For several years I have been a regular buyer of Linux Journal and a proud owner of two of Marcel Gagné's books. Any remote idea of ever buying a Carinet server has now been banished from my mind, forever.

May I suggest that you publish some sort of apology in the next issue?


Alan Eastgate

Everyone's Favorite Magazine

I wanted to send you a picture for your next issue. We get LJ sent to our office every month, and between the developers and sysadmins it is a race to crack into the magazine first; however, we all lost this time. The newest addition to our development team got to it first. Keep up the good work LJ.




Travis

Tux over My Hammy

I have been an avid LJ reader for a couple of years now and always look forward to receiving my monthly dose of Linux news updates from you all. Here is a picture of a 72 processor Linux cluster install at Florida International University. On a funny note, I won the stuffed Tux out of one of those prize machines during a 4 AM run to Denny's on the last day of the install.




Jason Grimm

Reply to July “Vendor Troubles” Letter

Monarch apologizes for the inconvenience to the valued customer [Letters, July 2005]. We take pride in taking care of our customers. Upon receiving his contact info, we contacted him immediately and are pleased to say he has been taken care of to his satisfaction.

We checked our Web/voice-mail logs and found no trace of receiving a message related to this customer's problem, which is why there was not an immediate response to the customer's inquiry. Monarch handles over 250k customers a year, more than 700 per day, and has the highest rating for customer service based on volume at www.resellerratings.com; unfortunately, this one got through the cracks. We thank Linux Journal for bringing this to our attention.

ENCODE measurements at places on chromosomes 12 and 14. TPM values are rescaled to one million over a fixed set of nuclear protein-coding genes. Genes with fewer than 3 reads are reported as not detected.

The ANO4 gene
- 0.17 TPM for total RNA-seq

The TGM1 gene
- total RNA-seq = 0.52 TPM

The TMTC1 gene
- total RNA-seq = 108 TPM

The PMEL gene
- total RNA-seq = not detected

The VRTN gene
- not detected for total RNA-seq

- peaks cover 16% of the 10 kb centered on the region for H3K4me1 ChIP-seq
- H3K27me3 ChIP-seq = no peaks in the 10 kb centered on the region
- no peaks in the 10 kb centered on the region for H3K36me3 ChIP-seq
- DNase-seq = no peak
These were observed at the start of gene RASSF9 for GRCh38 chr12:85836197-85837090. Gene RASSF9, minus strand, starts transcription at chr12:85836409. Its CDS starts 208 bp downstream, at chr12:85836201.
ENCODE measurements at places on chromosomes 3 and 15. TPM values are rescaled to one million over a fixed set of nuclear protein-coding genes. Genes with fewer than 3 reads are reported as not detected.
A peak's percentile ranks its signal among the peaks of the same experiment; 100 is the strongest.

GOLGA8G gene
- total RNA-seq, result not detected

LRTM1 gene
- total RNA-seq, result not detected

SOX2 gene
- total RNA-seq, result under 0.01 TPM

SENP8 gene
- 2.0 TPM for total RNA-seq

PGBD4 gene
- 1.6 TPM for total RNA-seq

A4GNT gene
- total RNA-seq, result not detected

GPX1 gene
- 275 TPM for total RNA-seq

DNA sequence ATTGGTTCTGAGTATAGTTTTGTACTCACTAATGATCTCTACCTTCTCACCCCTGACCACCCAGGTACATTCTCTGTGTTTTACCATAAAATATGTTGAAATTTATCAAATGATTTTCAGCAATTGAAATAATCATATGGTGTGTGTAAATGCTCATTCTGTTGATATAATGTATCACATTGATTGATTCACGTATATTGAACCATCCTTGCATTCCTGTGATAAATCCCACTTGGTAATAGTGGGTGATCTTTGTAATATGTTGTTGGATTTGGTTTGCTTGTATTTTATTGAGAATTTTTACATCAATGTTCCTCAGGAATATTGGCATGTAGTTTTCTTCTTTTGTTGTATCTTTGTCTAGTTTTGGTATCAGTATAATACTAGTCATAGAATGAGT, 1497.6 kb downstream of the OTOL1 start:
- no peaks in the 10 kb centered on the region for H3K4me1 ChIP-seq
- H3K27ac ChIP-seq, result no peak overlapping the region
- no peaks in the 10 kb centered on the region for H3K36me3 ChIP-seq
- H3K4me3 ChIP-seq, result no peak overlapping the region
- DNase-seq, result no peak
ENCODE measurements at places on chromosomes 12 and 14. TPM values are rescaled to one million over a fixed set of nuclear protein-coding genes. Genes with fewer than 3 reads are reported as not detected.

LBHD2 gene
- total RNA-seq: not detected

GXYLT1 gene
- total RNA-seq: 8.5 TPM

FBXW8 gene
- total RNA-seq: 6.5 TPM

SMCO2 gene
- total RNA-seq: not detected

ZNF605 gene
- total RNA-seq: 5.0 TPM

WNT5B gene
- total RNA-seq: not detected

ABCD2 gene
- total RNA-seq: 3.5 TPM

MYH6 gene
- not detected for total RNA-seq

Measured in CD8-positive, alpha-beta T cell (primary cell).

Trey Harris
Monarch Computer, Founder

GIMP and nvu on Ubuntu

This photo is of my 11-year-old daughter Julia Meadows, who is happily using Ubuntu Linux. She enjoys working with the nvu Web authoring tool and is having fun learning GIMP. She is also holding her own personal penguin, from an art class project at school.




John Meadows

Multimedia Lock-in?

It appears that law-related issues are starting to crack down on the Linux multimedia scene. According to the MPlayer site, “Multimedia is a patent minefield.” I would like to know where we (the Linux people) stand with the patent rights and all the other hub-a-baloo with DVDs and the like. I think the Linux community would embrace such a writeup. What direction do we see the “Multimedia scene” going for Linux? Are we going to be out cold?


Darin Riedlinger

You can create your own media in patent-free formats you can use on any OS. See xiph.org for details. In the USA, the infamous Digital Millennium Copyright Act lets the non-Linux OS vendors lock in their customers with multimedia formats. Join eff.org to support legal reform to let people legally switch OSes without losing access to content they bought. —Ed.